The “North Carolina Songbook” set by the Steep Canyon Rangers on Sunday at MerleFest raises the interesting question: Who have been the most influential musicians from the Tarheel state?

It’s a question with no definitive answer because of the biases everyone has based on musical tastes, where you’re from and so on.

The hour-long Steep Canyon Rangers show included songs of eight musicians, all considered impactful in their musical genres. James Taylor was the only one of the eight not born in North Carolina and also was the only one still alive. Taylor was 3 when his father, a Morganton native, moved his family to Chapel Hill.

The featured musicians, and the musical genre where each made a mark, were Ben E. King of Henderson (R&B), Charlie Poole of Randolph County (early bluegrass), Thelonius Monk of Rocky Mount (jazz), Tommy Jarrell of Surry County (old time), Elizabeth Cotton of Carrboro (folk), James Taylor of Chapel Hill (folk/rock) and Ola Belle Campbell Reed of Ashe County (old time).

The eighth was Doc Watson, included with the song, “Your Lone Journey,” co-written by Doc and his wife, RosaLee Watson, of Deep Gap in Watauga County. Watson was a co-founder of MerleFest and even after his death in 2012 heavily influences the event.

The music of Doc Watson is hard to categorize, but some of the best musicians around today in bluegrass, country, blues, rock and other styles acknowledge his impact on their music.

The eight artists featured by the Steep Canyon Rangers were worthy of inclusion on any list of North Carolina’s most influential musicians, but there are others who could be included.

Earl Scruggs, born in Cleveland County in 1924, is among the first who comes to mind. Scruggs developed a three-finger banjo picking style (“Scruggs-style”), which today is a defining feature of bluegrass music. He later partnered with Lester Flatt and they helped bring bluegrass into mainstream popularity.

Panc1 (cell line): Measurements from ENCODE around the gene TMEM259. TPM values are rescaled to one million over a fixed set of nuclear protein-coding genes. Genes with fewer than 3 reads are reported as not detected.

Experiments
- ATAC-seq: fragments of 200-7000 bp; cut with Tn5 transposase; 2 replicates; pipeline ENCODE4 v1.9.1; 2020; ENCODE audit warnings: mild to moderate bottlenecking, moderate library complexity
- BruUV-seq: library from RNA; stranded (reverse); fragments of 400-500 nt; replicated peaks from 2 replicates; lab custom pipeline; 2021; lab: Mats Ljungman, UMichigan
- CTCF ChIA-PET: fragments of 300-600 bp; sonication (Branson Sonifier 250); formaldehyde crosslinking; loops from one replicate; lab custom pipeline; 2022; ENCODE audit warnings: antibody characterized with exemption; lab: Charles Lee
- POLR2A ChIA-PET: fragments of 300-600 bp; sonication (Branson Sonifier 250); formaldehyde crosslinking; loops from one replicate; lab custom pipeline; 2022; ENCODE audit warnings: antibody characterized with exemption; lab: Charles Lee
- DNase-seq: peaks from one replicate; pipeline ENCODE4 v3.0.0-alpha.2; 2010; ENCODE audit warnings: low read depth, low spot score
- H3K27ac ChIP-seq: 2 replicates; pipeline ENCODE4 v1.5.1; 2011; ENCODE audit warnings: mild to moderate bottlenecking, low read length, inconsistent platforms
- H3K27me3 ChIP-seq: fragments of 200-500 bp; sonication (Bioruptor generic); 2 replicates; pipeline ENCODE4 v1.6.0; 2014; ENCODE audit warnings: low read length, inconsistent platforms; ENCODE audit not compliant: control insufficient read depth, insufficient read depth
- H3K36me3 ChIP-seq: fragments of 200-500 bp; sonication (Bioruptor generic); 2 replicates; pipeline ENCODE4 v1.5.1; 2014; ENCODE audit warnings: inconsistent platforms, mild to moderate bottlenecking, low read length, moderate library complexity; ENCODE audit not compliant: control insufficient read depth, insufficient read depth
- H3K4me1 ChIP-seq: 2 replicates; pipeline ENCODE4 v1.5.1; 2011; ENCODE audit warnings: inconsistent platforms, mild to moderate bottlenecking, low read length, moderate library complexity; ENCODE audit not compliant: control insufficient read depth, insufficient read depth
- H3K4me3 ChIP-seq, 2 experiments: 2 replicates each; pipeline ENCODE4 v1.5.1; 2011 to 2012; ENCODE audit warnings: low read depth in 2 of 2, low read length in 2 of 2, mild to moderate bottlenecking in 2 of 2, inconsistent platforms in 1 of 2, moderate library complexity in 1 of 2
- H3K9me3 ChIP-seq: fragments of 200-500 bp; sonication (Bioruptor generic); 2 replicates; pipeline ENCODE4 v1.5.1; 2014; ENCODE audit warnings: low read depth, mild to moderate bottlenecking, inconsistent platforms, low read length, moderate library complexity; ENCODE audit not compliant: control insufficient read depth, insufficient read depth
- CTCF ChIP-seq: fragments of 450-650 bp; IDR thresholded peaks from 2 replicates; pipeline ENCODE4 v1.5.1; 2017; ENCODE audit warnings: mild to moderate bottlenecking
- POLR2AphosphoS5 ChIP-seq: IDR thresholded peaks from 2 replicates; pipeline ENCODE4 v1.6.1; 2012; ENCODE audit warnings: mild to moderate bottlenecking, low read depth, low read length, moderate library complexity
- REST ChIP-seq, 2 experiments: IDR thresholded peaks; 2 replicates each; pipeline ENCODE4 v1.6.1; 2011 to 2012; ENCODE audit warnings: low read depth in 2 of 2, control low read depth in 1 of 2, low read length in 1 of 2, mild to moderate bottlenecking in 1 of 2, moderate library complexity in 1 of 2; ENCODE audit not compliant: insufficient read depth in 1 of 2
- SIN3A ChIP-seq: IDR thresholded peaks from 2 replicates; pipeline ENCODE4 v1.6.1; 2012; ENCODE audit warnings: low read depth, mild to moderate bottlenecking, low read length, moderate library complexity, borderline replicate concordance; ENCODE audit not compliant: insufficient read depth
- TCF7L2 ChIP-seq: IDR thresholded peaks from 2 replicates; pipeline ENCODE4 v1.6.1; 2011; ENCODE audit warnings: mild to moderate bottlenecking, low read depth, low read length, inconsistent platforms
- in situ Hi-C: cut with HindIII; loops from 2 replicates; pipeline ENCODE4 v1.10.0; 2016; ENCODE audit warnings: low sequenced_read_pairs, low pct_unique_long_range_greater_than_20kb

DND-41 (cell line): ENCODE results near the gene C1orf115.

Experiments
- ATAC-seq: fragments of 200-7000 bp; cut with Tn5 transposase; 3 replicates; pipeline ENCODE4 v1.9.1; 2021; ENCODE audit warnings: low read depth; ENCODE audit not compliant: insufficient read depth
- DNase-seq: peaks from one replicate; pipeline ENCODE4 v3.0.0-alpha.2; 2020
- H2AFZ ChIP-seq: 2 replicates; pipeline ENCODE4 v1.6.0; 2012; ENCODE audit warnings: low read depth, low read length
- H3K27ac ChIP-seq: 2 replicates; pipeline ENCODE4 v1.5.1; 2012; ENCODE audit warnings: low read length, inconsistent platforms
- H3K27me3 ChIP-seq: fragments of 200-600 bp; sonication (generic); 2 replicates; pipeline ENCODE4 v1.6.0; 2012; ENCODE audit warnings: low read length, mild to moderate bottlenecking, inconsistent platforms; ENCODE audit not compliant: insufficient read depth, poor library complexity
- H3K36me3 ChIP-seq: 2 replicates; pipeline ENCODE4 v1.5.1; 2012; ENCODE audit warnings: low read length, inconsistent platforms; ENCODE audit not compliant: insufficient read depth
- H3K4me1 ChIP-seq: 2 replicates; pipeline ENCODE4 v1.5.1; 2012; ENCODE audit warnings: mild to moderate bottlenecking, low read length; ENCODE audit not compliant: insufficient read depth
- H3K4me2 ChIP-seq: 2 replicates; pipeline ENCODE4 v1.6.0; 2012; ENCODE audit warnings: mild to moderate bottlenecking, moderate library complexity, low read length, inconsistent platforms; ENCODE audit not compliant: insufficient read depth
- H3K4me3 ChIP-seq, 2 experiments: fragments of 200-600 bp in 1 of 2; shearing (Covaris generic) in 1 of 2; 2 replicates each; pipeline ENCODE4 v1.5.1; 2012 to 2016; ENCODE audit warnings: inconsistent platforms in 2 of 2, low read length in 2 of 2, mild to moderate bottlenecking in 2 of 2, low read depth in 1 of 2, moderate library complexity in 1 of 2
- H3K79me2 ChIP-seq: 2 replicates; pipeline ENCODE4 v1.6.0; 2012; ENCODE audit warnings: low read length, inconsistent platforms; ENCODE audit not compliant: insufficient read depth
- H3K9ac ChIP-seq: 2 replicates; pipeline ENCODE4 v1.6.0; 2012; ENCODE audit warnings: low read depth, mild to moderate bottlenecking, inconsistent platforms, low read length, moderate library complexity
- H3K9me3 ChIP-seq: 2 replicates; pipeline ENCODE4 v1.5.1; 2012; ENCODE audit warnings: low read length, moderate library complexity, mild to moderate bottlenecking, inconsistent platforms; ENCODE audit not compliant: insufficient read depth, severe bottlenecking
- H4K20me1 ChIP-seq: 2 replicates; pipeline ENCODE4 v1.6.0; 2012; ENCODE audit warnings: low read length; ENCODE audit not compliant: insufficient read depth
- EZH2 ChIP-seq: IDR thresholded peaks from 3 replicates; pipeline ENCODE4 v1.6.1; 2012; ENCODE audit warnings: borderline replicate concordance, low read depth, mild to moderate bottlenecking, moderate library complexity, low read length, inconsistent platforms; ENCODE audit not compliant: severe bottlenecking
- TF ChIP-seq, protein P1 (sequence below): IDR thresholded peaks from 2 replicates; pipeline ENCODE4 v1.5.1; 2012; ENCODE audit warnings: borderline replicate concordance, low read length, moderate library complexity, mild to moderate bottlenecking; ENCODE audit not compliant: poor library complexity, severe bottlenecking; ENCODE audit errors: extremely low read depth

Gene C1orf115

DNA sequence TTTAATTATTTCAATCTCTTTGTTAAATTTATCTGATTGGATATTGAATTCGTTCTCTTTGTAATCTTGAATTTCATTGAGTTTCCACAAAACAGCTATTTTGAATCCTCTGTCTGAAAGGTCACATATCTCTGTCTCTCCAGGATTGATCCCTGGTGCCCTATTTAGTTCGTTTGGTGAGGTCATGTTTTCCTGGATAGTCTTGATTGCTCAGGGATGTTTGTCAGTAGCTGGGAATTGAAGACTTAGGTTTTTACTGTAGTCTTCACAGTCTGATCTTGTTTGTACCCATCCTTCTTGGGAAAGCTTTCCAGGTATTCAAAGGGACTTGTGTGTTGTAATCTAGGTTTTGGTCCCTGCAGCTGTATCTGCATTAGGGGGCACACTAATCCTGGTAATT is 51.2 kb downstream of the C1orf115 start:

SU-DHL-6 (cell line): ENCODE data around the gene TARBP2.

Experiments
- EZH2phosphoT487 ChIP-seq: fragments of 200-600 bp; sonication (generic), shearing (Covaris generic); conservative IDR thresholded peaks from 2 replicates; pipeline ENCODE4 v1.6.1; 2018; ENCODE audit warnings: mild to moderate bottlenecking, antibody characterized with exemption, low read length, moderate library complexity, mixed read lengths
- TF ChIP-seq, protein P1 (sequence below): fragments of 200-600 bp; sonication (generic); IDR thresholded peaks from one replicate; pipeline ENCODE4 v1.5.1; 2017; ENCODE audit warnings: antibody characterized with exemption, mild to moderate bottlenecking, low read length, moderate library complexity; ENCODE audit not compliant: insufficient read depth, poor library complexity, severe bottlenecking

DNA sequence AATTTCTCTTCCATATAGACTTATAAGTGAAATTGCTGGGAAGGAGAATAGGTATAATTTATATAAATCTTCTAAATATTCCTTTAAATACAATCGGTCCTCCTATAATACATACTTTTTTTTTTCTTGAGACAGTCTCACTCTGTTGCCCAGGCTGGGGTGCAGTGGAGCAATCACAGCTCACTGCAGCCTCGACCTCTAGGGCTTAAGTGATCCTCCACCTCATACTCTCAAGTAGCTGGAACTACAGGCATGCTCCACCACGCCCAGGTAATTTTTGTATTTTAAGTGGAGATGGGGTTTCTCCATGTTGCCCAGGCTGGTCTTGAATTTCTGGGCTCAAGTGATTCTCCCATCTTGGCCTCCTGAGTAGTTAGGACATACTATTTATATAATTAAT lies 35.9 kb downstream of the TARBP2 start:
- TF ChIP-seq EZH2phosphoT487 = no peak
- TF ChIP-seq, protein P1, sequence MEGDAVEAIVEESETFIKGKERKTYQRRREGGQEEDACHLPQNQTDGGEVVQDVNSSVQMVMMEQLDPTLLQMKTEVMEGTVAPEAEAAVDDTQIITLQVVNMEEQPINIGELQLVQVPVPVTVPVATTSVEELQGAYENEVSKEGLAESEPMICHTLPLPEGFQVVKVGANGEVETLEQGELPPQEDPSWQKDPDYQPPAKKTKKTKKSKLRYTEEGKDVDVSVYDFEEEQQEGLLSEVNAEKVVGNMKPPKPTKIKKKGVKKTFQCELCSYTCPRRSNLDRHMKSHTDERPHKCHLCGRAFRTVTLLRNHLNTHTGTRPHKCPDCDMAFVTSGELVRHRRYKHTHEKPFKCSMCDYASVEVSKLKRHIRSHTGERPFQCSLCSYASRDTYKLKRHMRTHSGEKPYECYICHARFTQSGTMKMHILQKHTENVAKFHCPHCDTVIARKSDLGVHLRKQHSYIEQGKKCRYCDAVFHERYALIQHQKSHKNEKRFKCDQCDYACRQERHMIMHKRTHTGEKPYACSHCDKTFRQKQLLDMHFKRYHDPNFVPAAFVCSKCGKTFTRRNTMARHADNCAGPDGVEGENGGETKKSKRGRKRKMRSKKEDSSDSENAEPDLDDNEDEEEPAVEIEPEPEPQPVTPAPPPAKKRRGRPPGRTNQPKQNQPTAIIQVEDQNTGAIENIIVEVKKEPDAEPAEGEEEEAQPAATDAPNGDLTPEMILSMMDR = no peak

Another is James “Kay” Kyser, born in Rocky Mount in 1906. Kyser was an American band leader and radio personality who became king of the swing era of big band music after graduating from UNC-Chapel Hill.

Max Roach is considered one of the most important drummers in jazz history and a defining force of the bebop era. Roach was born in Newland in 1924, but was raised in Brooklyn.

John Coltrane was a jazz saxophonist and composer known for his work in bebop and for being at the forefront of “free jazz.” He was born in Richmond County in 1926, and moved to Philadelphia at age 17.

It’s noteworthy that many of the most influential musicians born in North Carolina had their greatest impact after moving to Northern cities. The same is true across the South.

The migration of Southerners, especially black Southerners, to Northern urban centers had a huge impact on the development of jazz, blues, folk and indirectly other musical styles popular today.

Fortunately, today there is much more within North Carolina for promising musicians.

MerleFest provides opportunities and inspiration, helping to produce North Carolina success stories like the Steep Canyon Rangers and the Avett Brothers and making music a strong force in the economy.

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